Current Affairs – November 16, 2018

/Current Affairs – November 16, 2018
Current Affairs – November 16, 2018 2018-11-16T18:46:10+00:00

Current Affairs for NDA/CDS/AFCAT/Airforce X&Y Groups
News Analysis from THE HINDU (November 16, 2018)


1. SC pulls up States for not recruiting judges

The Supreme Court on Thursday pulled up various State governments and the administrative side of the High Courts for delay in filling vacancies in subordinate judicial services.

A Bench, led by Chief Justice of India Ranjan Gogoi, had taken suo motu cognisance of more than 5,000 vacancies for subordinate judicial posts even as pendency touched crores.

The Bench found that the recruitment process was under way for only 100 vacancies in Delhi, which has over 200 vacancies.

In a five-page order earlier, the Supreme Court had recorded that there were a total of 22,036 posts in the district and subordinate judiciary, ranging from district judges to junior civil judges, across the States.

It said 5,133 out of the 22,036 posts were vacant.


2. U.K. faces a new crisis over Brexit

Hopes that Britain’s course to Brexit was finally on track were dashed on Thursday as several ministerial resignations — including of Brexit Secretary Dominic Raab — and a push for a no-confidence motion against Prime Minister Theresa May triggered a new political crisis, threatening the future of the deal thrashed out earlier this week.

Ms. May has shown no sign of giving in. “Am I going to see this through? Yes,” she said at a press conference in the evening in which she appealed to the public, pointing to the centrality of her deal for keeping Britain’s manufacturing sector (and associated jobs) alive, as well as avoiding a hard border in Northern Ireland, and ending free movement.


3. J&K to construct 20,000 flats for cops on self-financing basis

The Jammu and Kashmir Administrative Council, headed by Governor Satya Pal Malik, on Thursday approved the proposal submitted by the State Home department for construction of 20,000 flats “on a self-financing basis” for police personnel. The move comes in the backdrop of frequent abductions and killings of policemen in their native places in Kashmir by militants.

The Jammu and Kashmir Administrative Council, headed by Governor Satya Pal Malik, on Thursday approved the proposal submitted by the State Home department for construction of 20,000 flats “on a self-financing basis” for police personnel. The move comes in the backdrop of frequent abductions and killings of policemen in their native places in Kashmir by militants.

The flats, the administration said, will be constructed over a period of two years for which the State land will be provided by the government on nominal charges. “The flats will be allotted to intending police personnel on self-financing basis. The government will facilitate provision of loan from J&K Bank and other banks,” said the spokesman.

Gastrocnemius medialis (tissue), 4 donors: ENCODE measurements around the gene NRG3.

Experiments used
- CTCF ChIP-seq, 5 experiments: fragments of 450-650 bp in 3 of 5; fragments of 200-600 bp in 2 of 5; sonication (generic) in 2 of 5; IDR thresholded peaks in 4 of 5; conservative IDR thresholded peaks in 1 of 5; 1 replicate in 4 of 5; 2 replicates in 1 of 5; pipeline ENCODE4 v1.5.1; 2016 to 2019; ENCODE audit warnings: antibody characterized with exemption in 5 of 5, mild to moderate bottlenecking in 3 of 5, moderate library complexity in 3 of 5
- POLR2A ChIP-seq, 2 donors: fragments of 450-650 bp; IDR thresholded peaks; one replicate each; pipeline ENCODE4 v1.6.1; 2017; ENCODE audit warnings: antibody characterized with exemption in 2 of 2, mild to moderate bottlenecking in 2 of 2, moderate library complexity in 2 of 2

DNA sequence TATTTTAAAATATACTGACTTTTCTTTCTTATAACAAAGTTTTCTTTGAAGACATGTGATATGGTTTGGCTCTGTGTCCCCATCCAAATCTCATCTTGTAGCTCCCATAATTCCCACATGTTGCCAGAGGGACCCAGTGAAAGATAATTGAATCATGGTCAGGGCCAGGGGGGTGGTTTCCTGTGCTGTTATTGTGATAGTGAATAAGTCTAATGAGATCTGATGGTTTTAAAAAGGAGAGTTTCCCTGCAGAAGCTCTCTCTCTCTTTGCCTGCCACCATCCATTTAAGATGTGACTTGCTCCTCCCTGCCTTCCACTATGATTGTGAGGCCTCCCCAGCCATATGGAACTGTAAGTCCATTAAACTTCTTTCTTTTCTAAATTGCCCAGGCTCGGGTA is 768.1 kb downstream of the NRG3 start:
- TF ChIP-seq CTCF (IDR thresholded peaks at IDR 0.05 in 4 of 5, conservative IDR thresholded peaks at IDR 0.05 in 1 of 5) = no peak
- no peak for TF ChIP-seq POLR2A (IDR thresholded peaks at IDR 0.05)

Official figures suggest that the total strength of the J&K police force is 83,000. The new accommodations will be in addition to the housing facilities already offered in Srinagar and Jammu. Besides, the police have residential quarters in all district police lines.

The plan is bigger than the one the Maharashtra government undertook for its 1,90,000 police personnel by providing 8,000 houses in 2016.

The State police have lost 37 personnel, including eight Special Police Officers, in militant attacks and abductions till October this year, highest in the past one decade. This year, militants also managed to raid houses of the relatives of the policemen, including the houses of officers of the rank of Deputy Superintendent of Police.


4. Himachal Pradesh Chief Minister Jai Ram Thakur flagged off a “Startup Yatra”

Himachal Pradesh Chief Minister Jai Ram Thakur on Thursday flagged off a “Startup Yatra”, saying the programme was aimed at turning the State’s educated youth into job providers from jobseekers. He said the State government would provide all possible help to the youth to develop entrepreneurship under the scheme.


5. 4 Indian authors shortlisted for DSC Prize

Four Indian authors and two authors of Pakistani origin have made it to the shortlist of the $25,000 DSC Prize for South Asian Literature 2018. The names were announced at an event in the London School of Economics & Political Science on Wednesday.

The shortlisted writers are Jayant Kaikini for No Presents Please (translated from Kannada by Tejaswini Niranjana); Kamila Shamsie for Home Fire; Manu Joseph for Miss Laila Armed And Dangerous; Mohsin Hamid for Exit West; Neel Mukherjee for A State Of Freedom; and Sujit Saraf for Harilal & Sons. Now in its eighth year, the DSC Prize is an international literary award focussed on South Asian fiction writing. The jury panel this year included Rudrangshu Mukherjee, Claire Armitstead, Nandana Sen, Firdous Azim and Tissa Jayatilaka.

88 entries this year

Founded in 2010 by Surina Narula and Manhad Narula, the DSC Prize has helped raise the profile of South Asian writing.

Works are selected on the basis of how poignantly they bring alive a spectrum of themes and emotions relevant to contemporary life in the region.

This year the prize received a record 88 entries. Commenting on the shortlist, Surina Narula, co-founder of the prize, said, “The shortlist represents the very best of South Asian fiction writing, and the depth, creativity and unique narrative of each of these novels is both impressive and inspirational.”